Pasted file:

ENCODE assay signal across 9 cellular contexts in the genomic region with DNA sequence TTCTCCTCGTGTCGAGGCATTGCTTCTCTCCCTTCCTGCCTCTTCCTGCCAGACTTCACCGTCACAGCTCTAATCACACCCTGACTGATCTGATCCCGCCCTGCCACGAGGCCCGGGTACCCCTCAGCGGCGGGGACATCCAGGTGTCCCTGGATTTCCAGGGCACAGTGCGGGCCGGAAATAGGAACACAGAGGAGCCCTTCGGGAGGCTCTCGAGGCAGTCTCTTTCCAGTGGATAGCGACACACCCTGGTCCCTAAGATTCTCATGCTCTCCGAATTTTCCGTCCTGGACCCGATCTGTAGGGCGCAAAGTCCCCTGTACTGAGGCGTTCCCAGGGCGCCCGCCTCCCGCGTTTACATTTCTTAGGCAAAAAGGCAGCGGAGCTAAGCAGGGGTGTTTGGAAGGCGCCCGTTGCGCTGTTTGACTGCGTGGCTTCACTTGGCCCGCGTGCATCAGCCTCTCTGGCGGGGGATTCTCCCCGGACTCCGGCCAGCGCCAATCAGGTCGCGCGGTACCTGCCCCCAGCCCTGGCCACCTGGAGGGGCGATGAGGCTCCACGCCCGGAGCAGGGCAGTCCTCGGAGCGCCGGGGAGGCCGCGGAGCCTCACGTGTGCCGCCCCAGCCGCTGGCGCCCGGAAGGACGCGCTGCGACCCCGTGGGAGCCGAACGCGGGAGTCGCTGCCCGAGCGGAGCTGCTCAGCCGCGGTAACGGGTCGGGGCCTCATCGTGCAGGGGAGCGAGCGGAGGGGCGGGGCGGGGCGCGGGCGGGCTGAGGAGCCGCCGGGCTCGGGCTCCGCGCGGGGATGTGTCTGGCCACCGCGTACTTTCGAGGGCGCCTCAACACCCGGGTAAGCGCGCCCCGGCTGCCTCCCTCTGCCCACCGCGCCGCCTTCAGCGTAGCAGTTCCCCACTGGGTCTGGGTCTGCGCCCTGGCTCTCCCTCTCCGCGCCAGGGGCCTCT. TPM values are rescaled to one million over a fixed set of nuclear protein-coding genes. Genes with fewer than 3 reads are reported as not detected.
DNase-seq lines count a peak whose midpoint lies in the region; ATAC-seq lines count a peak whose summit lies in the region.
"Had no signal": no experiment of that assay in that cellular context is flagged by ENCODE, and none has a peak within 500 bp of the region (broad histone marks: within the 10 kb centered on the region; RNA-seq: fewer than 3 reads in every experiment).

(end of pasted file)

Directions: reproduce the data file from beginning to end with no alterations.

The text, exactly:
ENCODE assay signal across 9 cellular contexts in the genomic region with DNA sequence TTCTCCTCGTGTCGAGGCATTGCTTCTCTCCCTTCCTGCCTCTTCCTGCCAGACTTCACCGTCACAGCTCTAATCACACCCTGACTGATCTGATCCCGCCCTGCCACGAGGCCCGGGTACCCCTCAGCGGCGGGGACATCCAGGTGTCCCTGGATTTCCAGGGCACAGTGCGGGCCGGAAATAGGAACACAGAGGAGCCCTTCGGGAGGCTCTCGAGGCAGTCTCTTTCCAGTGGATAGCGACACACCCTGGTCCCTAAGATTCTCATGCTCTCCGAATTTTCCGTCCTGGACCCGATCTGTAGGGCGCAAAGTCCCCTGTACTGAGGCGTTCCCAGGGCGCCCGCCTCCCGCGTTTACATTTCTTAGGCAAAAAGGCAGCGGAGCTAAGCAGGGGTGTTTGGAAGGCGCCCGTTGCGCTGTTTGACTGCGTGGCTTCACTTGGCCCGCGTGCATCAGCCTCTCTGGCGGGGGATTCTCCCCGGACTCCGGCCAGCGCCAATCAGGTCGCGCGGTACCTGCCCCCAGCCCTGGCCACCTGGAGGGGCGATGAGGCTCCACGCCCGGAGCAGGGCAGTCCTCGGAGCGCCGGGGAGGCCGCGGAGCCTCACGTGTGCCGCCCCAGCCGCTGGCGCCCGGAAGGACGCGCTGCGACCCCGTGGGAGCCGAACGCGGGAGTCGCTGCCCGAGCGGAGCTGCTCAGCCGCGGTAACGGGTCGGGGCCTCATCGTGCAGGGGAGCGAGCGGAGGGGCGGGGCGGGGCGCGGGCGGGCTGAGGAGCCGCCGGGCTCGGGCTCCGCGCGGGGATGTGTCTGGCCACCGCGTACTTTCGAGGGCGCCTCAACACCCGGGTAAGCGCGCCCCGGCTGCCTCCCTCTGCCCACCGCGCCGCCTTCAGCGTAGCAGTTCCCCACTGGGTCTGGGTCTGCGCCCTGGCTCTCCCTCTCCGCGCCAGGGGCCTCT. TPM values are rescaled to one million over a fixed set of nuclear protein-coding genes. Genes with fewer than 3 reads are reported as not detected.
DNase-seq lines count a peak whose midpoint lies in the region; ATAC-seq lines count a peak whose summit lies in the region.
"Had no signal": no experiment of that assay in that cellular context is flagged by ENCODE, and none has a peak within 500 bp of the region (broad histone marks: within the 10 kb centered on the region; RNA-seq: fewer than 3 reads in every experiment).